Income “is the gain derived from capital, from labor, or from both combined.” 3 However, Congress is not authorized to tax as "income" every sort of revenue a taxpayer may receive. 4 A tax on gross revenue, such as the federal income tax, taxes both capital and income, and is, therefore, not an income tax. 5 Insofar as it taxes capital, it is a direct tax that must be apportioned, the Sixteenth Amendment notwithstanding. 6 “Taxable income” is all gain from activities that are within the authority of the federal government to tax. The federal income tax “cannot be applied to any income which Congress has no power to tax.” 7 The right to work is an example of an activity that is outside of federal taxation authority because it is a fundamental right. 8
The federal income tax is also limited as to whom it applies. It only applies to “taxpayers,” and not to “nontaxpayers.” 9 26 U.S.C. § 1 imposes a tax on the taxable income of certain individuals, such as partners, certain large partnerships, foreign corporations, withholders of taxes on nonresident aliens and foreign corporations and those employers required by Chapter 24 of Subtitle C to withhold taxes on employees.
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Direct taxes are subject to the Constitutional restraint of apportionment, the Sixteenth Amendment notwithstanding. 14 The U.S. Constitution art. I, § 2, cl. 3 mandates that “...direct Taxes shall be apportioned among the several States which may be included within this Union, according to their respective Numbers...” In addition, Art. I, § 9, cl. 4. “[n]o Capitation, or other direct, Tax shall be laid, unless in Proportion to the Census or Enumeration herein before directed to be taken...”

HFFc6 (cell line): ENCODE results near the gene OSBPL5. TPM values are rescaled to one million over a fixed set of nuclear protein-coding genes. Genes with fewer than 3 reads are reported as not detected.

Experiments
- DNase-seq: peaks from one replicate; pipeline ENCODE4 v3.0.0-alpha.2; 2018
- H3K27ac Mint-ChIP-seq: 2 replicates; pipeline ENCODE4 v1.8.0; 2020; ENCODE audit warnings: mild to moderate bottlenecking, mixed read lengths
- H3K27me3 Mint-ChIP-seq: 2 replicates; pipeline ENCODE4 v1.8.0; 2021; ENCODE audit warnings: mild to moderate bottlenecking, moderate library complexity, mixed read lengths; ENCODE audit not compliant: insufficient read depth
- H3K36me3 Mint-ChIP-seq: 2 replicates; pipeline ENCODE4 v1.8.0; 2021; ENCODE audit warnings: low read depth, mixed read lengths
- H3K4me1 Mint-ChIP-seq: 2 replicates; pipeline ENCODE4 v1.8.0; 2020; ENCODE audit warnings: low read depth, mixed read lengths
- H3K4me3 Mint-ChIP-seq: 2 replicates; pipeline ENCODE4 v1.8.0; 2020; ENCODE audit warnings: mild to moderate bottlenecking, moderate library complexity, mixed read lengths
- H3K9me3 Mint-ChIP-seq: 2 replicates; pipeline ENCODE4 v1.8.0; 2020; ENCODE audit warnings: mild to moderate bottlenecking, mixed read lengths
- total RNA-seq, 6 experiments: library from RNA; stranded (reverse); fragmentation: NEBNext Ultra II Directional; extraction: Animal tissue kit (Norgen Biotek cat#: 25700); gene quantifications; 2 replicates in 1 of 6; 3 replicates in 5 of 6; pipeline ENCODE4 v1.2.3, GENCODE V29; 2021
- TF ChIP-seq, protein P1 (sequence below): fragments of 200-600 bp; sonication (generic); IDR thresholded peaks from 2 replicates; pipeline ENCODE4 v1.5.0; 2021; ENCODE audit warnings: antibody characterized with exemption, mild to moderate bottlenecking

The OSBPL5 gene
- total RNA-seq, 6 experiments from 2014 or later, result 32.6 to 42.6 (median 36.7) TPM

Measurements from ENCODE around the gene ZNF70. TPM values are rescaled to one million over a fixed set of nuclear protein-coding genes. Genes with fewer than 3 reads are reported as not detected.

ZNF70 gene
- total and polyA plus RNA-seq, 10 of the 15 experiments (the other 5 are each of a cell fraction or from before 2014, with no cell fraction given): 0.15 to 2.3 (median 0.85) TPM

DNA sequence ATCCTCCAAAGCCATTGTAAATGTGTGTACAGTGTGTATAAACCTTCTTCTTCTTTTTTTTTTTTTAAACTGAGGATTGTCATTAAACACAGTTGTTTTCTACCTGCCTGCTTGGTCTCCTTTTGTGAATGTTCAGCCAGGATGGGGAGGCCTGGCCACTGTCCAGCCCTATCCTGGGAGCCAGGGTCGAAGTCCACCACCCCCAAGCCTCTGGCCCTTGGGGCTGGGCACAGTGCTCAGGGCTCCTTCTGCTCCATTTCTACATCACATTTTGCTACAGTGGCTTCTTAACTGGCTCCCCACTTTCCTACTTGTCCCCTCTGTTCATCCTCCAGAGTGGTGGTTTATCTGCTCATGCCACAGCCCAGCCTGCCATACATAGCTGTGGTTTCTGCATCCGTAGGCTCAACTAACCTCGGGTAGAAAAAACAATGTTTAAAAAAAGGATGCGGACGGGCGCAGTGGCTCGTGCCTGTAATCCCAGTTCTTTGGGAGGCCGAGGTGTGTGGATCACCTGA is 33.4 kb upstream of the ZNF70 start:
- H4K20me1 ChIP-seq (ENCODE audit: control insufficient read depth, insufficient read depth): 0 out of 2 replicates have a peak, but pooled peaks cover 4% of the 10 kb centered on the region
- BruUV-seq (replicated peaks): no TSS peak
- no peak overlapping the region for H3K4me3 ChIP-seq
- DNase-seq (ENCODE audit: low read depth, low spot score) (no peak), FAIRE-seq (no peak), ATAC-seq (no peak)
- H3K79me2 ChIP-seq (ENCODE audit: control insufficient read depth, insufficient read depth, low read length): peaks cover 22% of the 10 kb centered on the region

In contrast, “indirect taxes are levied upon the happening of an event or an exchange."15 It is voluntary upon and avoidable by the citizen, i.e. the tax can be avoided if one chooses not to engage in the taxed activity. 16 “[T]he requirement to pay such taxes [excises (indirect tax)] involves the exercise of privileges, and the element of absolute and unavoidable demand is lacking.” 17
Indirect taxes, including excise taxes, are required by the Constitution to be uniformly laid. 18 The Constitution Art. I, § 8, cl. 1 declares that “[t]he Congress shall have Power To lay and collect Taxes...and Excises... but all...Excises shall be uniform throughout the United States...” “Uniformity of taxation” is defined by Ballentine’s Law Dictionary as “[a] general principle that taxes should be levied in accord with some reasonable system of apportionment...it means that such taxes may only be levied with geographical uniformity...requiring the same plan and the same method to be operative throughout the United States.” 19
The federal income tax can be characterized as an indirect tax or an excise. An excise tax (or privilege tax) is a tax “laid upon the manufacture, sale or consumption of commodities within the country, upon licenses to pursue certain occupations, and upon corporate privileges.” 21 The first income tax, which was enacted in 1861, imposed a tax on all income derived from property. It was generally considered to be an indirect excise tax on the use of the property for gain. The tax was referred to in Brushaber v. Union P. R. Co., 240 U.S. 1 (1916) as an excise tax. 22
...[N]either under the Sixteenth Amendment nor otherwise has Congress power to tax without apportionment a true stock dividend made lawfully and in good faith, or the accumulated profits behind it, as income of the stockholder. The Revenue Act of 1916 [successor of the 1913 income tax], in so far as it imposes a tax upon the stockholder because of such dividend, contravenes the provisions of Article I, § cl. 3, and Article I, § 9, cl. 4, of the Constitution, and to this extent is invalid notwithstanding the Sixteenth Amendment. 33